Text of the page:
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Taming the Aggressive Rabbit

By Suzanne Trayhan

Most people have a preconceived notion of rabbits as cute and cuddly creatures that crave their owner's affections. While this may be true with some rabbits, they do have a wide variety of personalities. In fact, some can be aggressive, exhibiting behaviors such as lunging, grunting and sometimes even biting people. Most owners will label these rabbits as mean or aggressive. With time and patience, these rabbits can be worked with and will overcome many of their bad behaviors. I am not going to state that all will become sweet lovable buns, but they can become nice members of your family.

First things first. If your rabbit has not already been spayed or neutered, then get him or her fixed. Many rabbits have raging hormones that can turn them into little demons. Remove the hormones (through altering your rabbit), give some gentle touches, and you can turn an aggressive or territorial rabbit into a love that seeks out attention. A prime example of this is a foster rabbit named Lucky. She came in as a rather grumpy bun who loved to growl and lunge at you. Lucky was immediately spayed. Every day I would go by her cage, ignore her grunts, and just start petting her. She quickly decided that she enjoyed being petted and would lower her head to receive pets. The funny part is that she learned to grunt in order to get me to pet her.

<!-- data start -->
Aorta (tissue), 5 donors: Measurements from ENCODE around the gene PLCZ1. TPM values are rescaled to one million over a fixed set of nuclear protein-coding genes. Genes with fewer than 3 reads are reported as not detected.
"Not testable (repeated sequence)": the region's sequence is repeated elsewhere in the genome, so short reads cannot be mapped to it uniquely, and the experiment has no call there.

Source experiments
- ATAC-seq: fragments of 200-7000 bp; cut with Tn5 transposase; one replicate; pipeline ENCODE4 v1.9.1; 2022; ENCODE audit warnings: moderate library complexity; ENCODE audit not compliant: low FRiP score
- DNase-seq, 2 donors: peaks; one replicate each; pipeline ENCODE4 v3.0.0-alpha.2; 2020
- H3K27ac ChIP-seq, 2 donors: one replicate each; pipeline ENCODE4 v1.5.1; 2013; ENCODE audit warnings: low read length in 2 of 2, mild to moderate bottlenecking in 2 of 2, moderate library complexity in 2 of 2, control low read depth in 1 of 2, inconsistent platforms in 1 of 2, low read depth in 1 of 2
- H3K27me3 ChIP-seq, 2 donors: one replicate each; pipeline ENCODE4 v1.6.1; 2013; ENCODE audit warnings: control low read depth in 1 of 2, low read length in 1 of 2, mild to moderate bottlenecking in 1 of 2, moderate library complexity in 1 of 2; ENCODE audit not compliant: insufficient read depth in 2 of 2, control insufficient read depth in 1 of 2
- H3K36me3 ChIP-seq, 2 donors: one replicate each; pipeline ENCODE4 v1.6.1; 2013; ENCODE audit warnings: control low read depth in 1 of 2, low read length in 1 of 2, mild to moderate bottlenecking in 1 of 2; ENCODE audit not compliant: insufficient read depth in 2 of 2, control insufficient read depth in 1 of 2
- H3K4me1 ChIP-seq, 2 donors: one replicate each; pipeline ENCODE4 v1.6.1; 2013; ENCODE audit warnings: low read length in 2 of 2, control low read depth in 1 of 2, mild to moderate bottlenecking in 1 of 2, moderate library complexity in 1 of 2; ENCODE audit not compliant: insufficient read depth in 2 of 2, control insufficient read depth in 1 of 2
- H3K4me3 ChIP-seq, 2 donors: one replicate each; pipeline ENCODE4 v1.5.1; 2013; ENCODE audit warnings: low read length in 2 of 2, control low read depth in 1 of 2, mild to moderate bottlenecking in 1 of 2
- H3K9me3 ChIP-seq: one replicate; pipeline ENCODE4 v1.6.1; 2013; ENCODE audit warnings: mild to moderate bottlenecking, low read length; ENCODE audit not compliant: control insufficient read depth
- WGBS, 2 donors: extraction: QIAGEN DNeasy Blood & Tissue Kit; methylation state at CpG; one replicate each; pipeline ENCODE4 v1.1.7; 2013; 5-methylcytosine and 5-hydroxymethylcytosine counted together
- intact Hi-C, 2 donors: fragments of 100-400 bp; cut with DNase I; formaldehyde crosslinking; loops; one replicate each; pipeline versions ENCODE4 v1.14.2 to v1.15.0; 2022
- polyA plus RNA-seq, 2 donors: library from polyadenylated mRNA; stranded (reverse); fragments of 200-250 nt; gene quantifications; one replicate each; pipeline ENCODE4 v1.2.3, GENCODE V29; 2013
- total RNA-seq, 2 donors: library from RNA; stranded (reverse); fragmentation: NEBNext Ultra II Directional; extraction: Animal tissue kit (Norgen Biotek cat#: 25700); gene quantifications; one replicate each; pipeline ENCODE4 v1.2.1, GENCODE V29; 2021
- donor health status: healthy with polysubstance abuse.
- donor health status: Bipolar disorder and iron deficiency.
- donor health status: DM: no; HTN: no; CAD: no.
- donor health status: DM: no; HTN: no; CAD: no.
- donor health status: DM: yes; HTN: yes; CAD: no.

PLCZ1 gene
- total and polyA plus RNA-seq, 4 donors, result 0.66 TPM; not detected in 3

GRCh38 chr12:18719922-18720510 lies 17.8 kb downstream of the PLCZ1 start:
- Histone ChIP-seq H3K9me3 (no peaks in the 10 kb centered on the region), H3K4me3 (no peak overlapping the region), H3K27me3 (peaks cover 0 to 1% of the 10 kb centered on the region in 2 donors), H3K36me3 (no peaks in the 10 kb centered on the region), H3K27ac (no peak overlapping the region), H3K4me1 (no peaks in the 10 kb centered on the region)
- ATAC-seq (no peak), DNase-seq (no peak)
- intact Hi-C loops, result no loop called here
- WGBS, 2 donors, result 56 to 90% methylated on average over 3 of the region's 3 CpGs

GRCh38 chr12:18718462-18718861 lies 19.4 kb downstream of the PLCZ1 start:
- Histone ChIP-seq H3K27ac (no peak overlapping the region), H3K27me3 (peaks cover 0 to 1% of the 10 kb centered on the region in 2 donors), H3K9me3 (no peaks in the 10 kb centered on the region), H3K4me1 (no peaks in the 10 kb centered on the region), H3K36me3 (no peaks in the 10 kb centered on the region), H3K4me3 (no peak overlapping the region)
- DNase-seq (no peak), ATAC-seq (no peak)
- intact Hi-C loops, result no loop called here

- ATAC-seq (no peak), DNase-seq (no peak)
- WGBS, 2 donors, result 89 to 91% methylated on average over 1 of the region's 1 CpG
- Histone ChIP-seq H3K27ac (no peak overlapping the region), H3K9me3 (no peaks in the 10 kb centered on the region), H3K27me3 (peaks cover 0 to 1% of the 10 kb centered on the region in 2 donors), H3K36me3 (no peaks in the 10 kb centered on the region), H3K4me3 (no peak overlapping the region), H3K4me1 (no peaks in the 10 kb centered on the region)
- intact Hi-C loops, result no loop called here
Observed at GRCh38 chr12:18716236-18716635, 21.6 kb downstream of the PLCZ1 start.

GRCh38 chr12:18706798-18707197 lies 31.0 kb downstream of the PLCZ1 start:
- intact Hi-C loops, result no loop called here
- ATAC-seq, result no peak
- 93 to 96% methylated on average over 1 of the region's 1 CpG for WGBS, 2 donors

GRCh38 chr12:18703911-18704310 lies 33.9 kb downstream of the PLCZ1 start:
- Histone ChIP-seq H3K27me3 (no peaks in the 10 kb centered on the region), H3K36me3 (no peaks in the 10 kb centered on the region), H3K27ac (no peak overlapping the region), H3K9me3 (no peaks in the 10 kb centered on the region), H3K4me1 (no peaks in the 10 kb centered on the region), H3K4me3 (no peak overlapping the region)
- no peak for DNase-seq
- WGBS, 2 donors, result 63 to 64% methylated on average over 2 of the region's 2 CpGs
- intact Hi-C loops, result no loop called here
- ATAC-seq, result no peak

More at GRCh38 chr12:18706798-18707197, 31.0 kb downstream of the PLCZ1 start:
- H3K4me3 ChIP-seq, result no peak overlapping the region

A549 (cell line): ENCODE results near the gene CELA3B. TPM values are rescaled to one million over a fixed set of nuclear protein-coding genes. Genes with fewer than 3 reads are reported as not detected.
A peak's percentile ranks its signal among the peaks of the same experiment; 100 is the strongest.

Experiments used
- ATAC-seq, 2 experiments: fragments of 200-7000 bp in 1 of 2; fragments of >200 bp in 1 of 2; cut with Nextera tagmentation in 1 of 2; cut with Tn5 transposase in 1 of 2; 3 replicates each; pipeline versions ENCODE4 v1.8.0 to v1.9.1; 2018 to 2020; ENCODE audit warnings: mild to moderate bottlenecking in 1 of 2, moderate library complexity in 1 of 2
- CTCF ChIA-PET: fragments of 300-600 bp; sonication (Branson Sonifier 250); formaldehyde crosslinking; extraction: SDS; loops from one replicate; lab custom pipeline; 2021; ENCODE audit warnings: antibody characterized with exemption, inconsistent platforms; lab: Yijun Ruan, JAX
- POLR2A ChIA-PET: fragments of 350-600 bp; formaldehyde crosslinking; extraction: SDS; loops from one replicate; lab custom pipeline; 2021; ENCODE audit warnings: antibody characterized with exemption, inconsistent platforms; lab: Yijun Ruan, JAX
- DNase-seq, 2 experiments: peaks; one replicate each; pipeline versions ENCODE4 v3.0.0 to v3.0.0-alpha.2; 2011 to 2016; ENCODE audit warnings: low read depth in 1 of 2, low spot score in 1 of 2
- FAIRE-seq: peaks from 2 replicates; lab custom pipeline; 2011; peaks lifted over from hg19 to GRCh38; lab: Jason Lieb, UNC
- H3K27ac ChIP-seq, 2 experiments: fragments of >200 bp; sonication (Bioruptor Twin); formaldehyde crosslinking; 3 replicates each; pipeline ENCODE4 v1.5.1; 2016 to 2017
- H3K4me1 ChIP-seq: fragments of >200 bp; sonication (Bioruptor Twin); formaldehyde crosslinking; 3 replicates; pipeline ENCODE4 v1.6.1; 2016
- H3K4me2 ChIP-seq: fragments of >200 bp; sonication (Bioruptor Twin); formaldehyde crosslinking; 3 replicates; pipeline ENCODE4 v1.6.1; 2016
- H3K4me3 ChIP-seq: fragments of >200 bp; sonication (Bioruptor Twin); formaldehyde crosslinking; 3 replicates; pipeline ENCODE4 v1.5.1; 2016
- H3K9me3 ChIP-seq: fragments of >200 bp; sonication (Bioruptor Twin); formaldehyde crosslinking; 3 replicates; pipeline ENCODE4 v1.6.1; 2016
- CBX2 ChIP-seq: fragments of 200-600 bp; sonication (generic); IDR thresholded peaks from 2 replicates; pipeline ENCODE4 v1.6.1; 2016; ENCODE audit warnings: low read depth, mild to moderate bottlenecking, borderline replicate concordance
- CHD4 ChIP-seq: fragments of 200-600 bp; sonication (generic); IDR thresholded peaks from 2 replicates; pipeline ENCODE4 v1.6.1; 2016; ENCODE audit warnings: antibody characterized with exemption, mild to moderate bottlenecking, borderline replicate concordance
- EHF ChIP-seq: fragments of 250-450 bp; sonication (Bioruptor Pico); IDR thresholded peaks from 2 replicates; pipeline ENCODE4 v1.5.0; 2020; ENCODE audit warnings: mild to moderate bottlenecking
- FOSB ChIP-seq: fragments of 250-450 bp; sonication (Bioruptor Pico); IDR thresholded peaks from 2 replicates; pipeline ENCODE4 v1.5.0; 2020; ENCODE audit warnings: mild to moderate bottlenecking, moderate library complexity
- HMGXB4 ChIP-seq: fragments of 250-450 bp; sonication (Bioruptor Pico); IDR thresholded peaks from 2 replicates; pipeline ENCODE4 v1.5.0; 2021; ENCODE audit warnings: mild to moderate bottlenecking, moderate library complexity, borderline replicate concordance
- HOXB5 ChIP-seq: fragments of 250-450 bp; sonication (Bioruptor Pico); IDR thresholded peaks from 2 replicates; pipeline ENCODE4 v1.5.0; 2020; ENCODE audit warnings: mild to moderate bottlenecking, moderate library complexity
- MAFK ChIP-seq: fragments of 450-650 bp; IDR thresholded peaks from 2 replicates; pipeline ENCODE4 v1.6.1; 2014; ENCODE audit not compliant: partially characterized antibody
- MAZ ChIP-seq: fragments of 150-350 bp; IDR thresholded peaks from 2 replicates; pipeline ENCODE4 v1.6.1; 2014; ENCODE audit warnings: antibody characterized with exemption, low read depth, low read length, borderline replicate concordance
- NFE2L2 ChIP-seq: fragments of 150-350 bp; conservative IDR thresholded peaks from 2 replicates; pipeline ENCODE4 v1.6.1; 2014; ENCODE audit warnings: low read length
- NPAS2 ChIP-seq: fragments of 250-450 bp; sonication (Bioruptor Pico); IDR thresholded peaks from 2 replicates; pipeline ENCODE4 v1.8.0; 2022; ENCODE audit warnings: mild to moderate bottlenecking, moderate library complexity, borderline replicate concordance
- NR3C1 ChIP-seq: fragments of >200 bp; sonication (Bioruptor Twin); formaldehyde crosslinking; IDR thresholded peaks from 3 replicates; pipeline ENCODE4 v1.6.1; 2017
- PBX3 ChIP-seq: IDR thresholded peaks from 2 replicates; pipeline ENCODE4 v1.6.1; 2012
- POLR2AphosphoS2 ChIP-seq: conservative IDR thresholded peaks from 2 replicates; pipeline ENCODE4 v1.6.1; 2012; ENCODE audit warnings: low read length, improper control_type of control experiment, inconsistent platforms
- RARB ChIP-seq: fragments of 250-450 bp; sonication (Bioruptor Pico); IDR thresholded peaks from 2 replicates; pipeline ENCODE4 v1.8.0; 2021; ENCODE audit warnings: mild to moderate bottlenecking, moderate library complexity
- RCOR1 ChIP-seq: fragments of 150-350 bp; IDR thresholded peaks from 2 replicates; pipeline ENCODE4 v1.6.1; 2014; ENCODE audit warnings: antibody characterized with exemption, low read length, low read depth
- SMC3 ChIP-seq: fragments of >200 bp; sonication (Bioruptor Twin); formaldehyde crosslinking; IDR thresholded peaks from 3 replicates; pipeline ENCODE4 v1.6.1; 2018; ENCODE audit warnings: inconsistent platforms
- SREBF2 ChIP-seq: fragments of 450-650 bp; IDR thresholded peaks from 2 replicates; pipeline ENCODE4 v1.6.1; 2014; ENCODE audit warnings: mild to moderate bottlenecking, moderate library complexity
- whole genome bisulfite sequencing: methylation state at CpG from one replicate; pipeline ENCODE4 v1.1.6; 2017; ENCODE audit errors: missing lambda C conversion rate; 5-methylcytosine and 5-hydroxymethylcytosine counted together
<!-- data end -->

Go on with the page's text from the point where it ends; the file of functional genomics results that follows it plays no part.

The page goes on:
I am always in favor of petting an aggressive rabbit, ignoring their moods, sounds and lunges. However, there is a right and a wrong way to do this. You want to be safe and minimize any biting. Some people wear thick gloves when they are first approaching a tough bun. This will help protect you if you get bitten. Once your confidence is up, you can probably do without them. Since rabbits lunge and bite forward, the trick to petting an aggressive bun is to approach their head from above. I place my hand directly above their head and then move it straight down onto the ears. I gently press their head down, and will stroke the forehead with my thumb. If this works out well, I will stroke the forehead with several fingers and rub the base of their ears. Remember to always keep your hand behind the mouth. If the bun resists or tries to lunge up at you - don't act timid and back off. Firmly tell them "NO", and gently press their head to the floor. Do this several times each day. While you want to pet them, don't pet them for too long. You want them to start liking it, but leave them wanting more.